Monday, Feb. 20, 2012 | 2 a.m.
Once reality TV exploded a decade ago, it was probably inevitable Las Vegas would become the home of show after show after show. When your community’s nickname is Sin City, you’re pretty much a target-rich environment for ratings-seeking television producers.
With an overload of neon-soaked reality shows already out there, it was with some surprise that the Travel Channel’s “Vegas Stripped” debut contained lots of interesting little tidbits about the South Point.
And the really good stuff was in the wave of numbers related to South Point’s operation, specifically the financial details. Here is our by-the-numbers look at what we learned about Vegas’ “cowboy casino,” as it’s called in the show’s intro.
Note: The numbers were taken directly from the first two episodes of the television program and were not independently verified by VEGAS INC.
14.5 million and 43 percent
The show says South Point spends $14.5 million a year on special events and that “these events only have one thing in common: they’re not moneymakers” for the property. It’s then explained that at least 43 percent of attendees at the events must gamble in the casino before profitability is typically reached.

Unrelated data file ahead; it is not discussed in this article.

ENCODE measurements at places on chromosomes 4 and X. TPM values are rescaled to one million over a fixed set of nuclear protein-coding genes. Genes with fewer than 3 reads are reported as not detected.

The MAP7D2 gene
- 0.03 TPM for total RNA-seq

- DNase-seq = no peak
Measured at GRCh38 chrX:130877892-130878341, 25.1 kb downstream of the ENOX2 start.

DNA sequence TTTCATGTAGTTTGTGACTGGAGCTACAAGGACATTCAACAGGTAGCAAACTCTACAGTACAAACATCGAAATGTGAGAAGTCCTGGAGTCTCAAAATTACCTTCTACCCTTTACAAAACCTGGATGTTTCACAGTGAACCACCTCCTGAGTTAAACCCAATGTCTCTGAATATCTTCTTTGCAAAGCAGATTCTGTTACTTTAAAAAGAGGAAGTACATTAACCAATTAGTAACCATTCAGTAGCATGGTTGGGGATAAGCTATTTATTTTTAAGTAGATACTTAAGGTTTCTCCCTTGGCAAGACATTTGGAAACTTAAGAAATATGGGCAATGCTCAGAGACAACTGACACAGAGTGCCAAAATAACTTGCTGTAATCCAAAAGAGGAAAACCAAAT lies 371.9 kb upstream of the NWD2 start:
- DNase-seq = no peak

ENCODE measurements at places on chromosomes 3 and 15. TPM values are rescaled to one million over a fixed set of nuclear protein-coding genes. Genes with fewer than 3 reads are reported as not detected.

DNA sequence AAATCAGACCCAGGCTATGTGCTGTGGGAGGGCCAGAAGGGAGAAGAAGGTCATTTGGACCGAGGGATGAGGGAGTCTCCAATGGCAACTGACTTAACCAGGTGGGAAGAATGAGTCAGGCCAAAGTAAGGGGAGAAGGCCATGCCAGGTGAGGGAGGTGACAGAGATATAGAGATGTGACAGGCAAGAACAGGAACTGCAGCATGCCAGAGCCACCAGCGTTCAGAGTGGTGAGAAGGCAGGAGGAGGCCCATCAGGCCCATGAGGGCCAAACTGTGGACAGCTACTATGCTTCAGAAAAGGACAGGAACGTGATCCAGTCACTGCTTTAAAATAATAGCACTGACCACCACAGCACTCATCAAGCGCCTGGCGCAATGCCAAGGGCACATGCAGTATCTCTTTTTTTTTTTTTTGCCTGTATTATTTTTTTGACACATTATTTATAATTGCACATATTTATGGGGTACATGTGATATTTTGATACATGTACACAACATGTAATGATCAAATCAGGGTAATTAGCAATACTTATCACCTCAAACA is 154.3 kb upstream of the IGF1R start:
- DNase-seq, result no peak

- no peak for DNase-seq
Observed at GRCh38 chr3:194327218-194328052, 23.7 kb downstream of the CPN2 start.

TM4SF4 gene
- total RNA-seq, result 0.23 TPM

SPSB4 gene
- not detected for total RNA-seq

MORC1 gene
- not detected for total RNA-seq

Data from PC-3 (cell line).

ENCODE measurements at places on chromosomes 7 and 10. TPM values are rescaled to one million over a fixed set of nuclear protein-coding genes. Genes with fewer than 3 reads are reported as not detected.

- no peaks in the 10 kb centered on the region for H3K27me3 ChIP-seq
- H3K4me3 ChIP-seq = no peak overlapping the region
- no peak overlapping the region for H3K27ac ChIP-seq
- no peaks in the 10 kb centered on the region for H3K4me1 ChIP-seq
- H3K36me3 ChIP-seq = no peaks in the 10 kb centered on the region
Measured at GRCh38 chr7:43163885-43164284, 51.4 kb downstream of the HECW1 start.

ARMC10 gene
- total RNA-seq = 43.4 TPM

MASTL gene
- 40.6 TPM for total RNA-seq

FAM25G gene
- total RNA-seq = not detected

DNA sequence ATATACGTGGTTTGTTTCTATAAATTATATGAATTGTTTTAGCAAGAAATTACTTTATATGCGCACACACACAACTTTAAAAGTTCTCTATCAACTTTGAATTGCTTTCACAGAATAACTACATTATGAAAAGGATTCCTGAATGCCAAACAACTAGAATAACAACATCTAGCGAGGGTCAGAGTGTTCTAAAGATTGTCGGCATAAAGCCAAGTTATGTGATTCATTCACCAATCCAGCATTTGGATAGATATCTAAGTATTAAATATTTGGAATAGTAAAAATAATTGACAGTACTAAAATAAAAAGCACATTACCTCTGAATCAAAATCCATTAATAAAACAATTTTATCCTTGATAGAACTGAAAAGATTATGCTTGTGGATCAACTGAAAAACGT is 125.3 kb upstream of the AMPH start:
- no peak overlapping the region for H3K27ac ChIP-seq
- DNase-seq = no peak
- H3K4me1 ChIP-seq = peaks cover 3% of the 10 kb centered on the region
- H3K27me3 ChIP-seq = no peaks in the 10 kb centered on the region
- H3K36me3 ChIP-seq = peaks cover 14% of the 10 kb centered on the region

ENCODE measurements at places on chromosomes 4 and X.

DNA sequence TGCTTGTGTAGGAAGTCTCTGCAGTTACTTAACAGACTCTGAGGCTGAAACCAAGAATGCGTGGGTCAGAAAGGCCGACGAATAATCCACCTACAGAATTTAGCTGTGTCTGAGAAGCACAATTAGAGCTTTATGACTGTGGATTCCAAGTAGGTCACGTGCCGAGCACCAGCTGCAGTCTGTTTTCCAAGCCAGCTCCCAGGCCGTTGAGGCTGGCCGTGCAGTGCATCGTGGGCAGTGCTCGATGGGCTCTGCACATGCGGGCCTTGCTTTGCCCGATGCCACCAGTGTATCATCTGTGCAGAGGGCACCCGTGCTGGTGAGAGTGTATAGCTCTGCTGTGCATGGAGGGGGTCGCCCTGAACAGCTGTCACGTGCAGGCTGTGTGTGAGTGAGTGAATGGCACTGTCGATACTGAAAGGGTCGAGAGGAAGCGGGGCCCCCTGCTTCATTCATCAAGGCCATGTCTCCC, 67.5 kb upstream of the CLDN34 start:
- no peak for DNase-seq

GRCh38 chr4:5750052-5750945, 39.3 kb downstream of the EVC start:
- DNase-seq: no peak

It was revealed that South Point spends $25 million a year on comps.
500. Or 1,500. Or maybe 2,400.
On “an average night,” the casino’s all-hours restaurant, the Coronado Cafe, can serve up to 500 steaks to the casino’s late-night breakfast crowd. On the night of the Fetish and Fantasy Ball, the restaurant expected to sell at least 1,500 steaks, but ordered a total of 2,400 New York Strip steaks for the weekend at a cost of $20,000.
By 3 a.m. during the Fetish and Fantasy Ball, held Oct. 29, 2011, the Coronado Cafe had served 80 pounds of sausage, more than 100 pounds of bacon and 140 pounds of breakfast potatoes.
Not surprisingly, Saturdays are typically South Point’s busiest day of the week. The show said South Point averages about 25,000 people in the casino each Saturday.
For the Fetish and Fantasy Ball, South Point had 41 of its own security officers on duty and brought in an additional 30 contracted officers to help with the audience.
Many of those security officers were on pasties patrol. South Point officials worried pasties might violate a Clark County code related to “lewd activity, nudity or topless activity,” saying it could result in a $5,000 fine.